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The computers that breathed life into ENIAC

The computers that breathed life into ENIAC


The Electronic Numerical Integrator and Computer, better known as the ENIAC, became the world’s first general purpose programmable electronic computer when it was completed in 1945. creating a team of six women. For decades, these women were virtually unknown, except for unidentified figures in ENIAC photographs. But as a student, Katie Kleiman, who later helped found ICANN (Internet Corporation for Assigned Names and Numbers), began to figure out who they were. This weekend at the Vintage Computer Festival East in Wall, New Jersey, Kleiman will be showing his short documentary. Computersabout programmers. In anticipation of her conversation, IEEE Spectrum spoke with Kleiman about ENIAC women and her passion for them.

How did these women become central figures in the history of computing?

Kathy Kleiman: During World War II, the Army needed people to manually calculate ballistic trajectories or artillery fire tables. And there were not enough male mathematicians. The Army moved the project from rural Maryland to Philadelphia and went looking for female math students in Philadelphia, which has a very large co-ed university and college schools and girls’ schools.

They later traveled the country looking for female mathematicians to attend the Morse School of Electrical Engineering, where they hosted the project and manually calculated ballistic trajectories using mechanical desktop calculators. But it took 30 to 40 hours to calculate one trajectory for one set of weather conditions for one gun and one projectile, and the army needed hundreds of trajectories per firing table.

So, in the dark days of the war, in early 1943, when the end of the war was in sight, they agreed to fund the experiment of a far-sighted guy who at that time also happened to be at Moore’s school. His name was Dr. John Mauchly. He was partnered with Presper Eckert, then 23 years old, a young engineering graduate. They were yin and yang, a great combination. With army funds, they built this machine that was not supposed to work – 18,000 vacuum tubes were never supposed to work together. But they did it, the car is 8 feet high and 80 feet long.

But when they’re almost done, they’re like, “Wait a second.” Part of the army contract was the delivery of a working ballistic trajectory calculated by the machine. So, a mathematician and army lieutenant at a test site named Herman Goldstein selects six of the 80-100 women who calculated the trajectories. They are [Kathleen Antonelli, Jean Bartik, Betty Holberton, Marlyn Meltzer, Frances Spence, and Ruth Teitelbaum] they are given electrical diagrams and block diagrams and challenged to figure it out so they can solve the ballistic trajectory equation.

The women don’t have secure access to even see a real computer, but they figure it out by doing what is now called direct programming. There’s looping, there’s conditional logic, and the women collectively mastered it all and made it perform the ballistic trajectory calculation that eventually became the highlight of the February 6, 1946 demo day when ENIAC was introduced.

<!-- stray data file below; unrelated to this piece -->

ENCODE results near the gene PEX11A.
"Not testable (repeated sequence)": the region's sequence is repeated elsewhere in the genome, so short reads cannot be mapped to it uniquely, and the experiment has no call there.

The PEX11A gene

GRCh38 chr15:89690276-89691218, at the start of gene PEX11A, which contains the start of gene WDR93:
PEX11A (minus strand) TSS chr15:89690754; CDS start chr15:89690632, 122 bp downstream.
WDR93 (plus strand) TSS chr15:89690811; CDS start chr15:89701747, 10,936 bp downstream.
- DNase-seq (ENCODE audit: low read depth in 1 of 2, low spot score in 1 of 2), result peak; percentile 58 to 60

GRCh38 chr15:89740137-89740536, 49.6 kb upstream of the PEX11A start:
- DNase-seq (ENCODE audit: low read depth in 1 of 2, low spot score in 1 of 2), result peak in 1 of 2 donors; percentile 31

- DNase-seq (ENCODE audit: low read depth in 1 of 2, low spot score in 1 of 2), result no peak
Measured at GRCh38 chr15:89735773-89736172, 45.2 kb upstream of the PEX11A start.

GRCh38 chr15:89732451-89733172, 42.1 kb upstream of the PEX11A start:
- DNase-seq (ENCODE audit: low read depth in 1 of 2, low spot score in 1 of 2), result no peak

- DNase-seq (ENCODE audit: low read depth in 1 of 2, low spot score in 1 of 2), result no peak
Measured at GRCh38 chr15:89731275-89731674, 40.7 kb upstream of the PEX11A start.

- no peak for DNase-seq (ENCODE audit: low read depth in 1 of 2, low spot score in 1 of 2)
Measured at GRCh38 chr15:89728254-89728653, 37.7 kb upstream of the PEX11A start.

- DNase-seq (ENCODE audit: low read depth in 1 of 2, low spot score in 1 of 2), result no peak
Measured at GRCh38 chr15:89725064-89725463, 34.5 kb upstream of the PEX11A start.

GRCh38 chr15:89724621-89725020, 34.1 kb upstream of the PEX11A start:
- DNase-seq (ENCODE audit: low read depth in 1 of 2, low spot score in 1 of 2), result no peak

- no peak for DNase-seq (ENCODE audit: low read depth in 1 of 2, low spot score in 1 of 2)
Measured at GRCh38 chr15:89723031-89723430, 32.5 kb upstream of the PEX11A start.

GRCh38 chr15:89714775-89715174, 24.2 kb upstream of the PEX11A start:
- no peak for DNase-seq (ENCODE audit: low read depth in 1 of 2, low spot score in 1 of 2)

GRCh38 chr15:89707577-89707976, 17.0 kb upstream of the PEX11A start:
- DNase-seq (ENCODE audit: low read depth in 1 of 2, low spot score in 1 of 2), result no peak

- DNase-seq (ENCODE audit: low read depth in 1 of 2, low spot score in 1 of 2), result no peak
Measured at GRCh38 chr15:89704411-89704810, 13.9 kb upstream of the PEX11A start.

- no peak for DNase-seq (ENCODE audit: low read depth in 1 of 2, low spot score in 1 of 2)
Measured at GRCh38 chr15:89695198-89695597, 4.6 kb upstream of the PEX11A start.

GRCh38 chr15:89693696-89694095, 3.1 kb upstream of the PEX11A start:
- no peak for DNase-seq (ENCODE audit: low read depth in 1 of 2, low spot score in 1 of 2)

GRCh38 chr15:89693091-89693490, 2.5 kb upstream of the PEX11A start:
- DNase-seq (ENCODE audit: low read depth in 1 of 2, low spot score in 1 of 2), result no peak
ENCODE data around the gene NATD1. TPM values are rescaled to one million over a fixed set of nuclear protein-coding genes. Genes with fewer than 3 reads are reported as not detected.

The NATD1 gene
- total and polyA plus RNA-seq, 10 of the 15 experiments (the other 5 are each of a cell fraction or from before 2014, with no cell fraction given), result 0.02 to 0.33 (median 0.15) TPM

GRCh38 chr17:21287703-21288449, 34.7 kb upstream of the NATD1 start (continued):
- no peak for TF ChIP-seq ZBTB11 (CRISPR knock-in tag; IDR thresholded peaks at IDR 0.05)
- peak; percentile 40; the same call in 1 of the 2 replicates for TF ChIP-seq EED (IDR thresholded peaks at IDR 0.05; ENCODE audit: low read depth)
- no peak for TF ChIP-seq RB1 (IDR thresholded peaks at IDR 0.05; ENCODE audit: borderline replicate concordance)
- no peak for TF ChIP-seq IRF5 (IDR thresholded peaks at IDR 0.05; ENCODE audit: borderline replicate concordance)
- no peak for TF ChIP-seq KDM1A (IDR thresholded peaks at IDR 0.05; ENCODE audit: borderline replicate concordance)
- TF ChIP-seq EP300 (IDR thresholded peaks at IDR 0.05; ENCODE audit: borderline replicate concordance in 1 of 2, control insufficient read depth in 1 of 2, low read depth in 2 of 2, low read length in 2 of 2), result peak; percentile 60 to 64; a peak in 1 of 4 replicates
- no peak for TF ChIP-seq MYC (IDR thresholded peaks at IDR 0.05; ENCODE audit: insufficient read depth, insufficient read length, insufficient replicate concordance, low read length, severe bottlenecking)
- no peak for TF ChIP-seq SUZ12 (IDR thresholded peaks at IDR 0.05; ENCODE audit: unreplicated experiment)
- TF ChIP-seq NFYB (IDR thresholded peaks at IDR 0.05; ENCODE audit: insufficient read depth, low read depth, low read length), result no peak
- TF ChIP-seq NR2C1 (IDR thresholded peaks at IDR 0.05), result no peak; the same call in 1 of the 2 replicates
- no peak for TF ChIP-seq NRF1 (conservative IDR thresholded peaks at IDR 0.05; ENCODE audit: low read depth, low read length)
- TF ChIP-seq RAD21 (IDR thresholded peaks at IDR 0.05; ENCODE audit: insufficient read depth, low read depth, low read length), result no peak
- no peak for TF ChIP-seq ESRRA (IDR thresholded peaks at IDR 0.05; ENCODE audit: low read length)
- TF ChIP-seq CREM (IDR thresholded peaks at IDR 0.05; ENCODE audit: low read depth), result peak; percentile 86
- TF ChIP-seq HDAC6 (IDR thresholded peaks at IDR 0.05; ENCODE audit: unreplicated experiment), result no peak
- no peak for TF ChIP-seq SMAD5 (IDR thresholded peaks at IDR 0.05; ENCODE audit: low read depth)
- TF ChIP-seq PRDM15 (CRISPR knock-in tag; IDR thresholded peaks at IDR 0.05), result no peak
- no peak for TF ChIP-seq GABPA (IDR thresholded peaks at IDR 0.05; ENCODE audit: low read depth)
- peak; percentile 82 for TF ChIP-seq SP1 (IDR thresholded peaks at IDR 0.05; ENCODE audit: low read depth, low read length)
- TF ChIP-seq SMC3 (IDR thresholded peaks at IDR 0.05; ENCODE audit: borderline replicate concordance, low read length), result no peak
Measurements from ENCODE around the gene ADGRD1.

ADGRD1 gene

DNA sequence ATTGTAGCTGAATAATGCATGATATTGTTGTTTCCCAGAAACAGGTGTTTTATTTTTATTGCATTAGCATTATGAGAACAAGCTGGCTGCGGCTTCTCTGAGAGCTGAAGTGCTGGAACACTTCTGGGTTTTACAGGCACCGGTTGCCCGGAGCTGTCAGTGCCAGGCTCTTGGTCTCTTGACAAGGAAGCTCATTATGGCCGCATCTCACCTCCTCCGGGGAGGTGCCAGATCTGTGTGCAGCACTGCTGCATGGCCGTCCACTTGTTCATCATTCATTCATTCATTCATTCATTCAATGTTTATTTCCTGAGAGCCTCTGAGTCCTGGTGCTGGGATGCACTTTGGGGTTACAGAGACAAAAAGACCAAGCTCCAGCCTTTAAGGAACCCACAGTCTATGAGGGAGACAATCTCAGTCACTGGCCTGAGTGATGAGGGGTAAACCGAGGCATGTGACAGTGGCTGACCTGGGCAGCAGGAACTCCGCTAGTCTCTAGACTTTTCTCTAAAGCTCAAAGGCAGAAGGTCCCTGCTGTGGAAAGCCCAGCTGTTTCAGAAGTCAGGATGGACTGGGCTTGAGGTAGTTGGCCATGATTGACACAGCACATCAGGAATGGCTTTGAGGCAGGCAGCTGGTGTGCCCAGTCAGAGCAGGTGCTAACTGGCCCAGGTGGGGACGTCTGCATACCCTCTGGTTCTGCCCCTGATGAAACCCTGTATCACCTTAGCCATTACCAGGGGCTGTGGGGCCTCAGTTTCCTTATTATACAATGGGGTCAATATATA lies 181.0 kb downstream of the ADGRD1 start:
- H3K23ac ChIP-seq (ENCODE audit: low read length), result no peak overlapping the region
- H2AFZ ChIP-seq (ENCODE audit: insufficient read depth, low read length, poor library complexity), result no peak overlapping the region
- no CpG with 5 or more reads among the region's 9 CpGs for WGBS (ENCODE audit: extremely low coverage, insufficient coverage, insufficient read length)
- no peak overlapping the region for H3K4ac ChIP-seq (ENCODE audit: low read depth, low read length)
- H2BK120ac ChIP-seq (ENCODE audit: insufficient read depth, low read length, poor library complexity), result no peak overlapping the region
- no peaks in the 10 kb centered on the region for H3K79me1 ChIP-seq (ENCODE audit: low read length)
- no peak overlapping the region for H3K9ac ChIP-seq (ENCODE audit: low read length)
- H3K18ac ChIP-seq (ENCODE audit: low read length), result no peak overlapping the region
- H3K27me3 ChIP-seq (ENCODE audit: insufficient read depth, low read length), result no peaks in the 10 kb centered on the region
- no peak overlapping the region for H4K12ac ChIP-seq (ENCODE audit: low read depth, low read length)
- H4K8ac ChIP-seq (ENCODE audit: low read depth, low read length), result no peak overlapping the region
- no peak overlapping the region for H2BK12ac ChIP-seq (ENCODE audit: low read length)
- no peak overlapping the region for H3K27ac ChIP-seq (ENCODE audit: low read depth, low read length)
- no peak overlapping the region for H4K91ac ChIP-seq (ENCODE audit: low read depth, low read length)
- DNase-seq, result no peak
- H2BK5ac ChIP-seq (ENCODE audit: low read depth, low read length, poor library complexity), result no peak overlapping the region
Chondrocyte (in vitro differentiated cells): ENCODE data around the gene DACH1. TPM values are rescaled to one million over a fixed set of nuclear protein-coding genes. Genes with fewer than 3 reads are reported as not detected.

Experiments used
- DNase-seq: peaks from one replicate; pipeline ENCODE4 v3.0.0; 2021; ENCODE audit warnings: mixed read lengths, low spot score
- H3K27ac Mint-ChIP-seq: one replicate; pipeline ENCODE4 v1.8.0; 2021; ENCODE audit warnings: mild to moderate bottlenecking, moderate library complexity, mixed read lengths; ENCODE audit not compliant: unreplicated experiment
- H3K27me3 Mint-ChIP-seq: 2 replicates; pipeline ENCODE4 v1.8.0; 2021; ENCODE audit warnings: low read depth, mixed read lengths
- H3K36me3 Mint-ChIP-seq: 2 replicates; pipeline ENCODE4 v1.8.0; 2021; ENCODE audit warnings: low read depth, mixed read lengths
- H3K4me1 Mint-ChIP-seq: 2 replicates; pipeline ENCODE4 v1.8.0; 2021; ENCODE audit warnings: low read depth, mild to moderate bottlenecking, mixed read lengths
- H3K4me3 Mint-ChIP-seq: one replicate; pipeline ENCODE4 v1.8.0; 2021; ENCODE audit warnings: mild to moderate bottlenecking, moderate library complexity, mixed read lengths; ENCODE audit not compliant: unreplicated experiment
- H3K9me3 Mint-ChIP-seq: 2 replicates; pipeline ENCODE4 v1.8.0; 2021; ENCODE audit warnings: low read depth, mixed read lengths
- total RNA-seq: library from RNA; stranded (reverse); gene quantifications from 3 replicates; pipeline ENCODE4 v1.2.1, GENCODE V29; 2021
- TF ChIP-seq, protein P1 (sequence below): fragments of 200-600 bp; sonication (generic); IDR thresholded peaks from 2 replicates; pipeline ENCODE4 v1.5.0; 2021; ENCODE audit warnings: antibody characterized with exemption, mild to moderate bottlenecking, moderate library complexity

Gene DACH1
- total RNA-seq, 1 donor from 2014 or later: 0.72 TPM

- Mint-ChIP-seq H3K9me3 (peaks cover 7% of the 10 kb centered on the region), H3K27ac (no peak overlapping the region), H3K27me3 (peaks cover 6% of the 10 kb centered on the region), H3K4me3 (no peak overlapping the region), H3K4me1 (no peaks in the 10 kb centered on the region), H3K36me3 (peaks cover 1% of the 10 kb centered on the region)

Why did you start studying their history?

Kleiman: I was at Harvard. I was sort of a social theorist. I studied computer science in my first class in college because I was already a programmer due to the Western Electric program when I was in high school. I also noticed that as the computer class levels got higher, the number of women decreased. And I knew about Ada Lovelace. I knew about Grace Hopper. Ada Lovelace was in the 19th century, then Grace Hopper in the 20th century. And one woman thriving on computing for a century didn’t make me feel warm and fluffy, so I went looking for more.

I found photos of ENIAC taken before the demo day, which were given to the press and published all over the country. These pictures are beautiful black and white pictures, and they show men and women; some just have women! But while the names of some men, in particular Eckert and Mauchly, are listed in the signatures, the names of women are not in the signatures. I wanted to know who they are. At the time, some computer historians told me they were models, but to me they didn’t look like models. I tracked them down and they weren’t models; they were programmers.

You will be screening your documentary at VCF East featuring interviews with four programmers before they passed away, but this year you will also be releasing a book called Polygon?

Kleiman: The documentary raised as many questions as it answered. So I was sort of coaxed into telling the rest of the story, to sit down and talk about the incredible work of not only the ENIAC programmers, but the millions of women behind the lines during World War II. It turned out that this is not the story that we know very well. I always knew that women go to factories, to farms. I didn’t realize until I sat down in front of the newspapers of the period and saw advertisements that women with science and technology backgrounds were in huge demand. If you have the interest, ability, and some background, these articles have made it clear that they will teach you everything else, not just for the military, but for industry as well. It was a whole part of the story that I’ve never heard that women also filled those gaps in science, technology and engineering.

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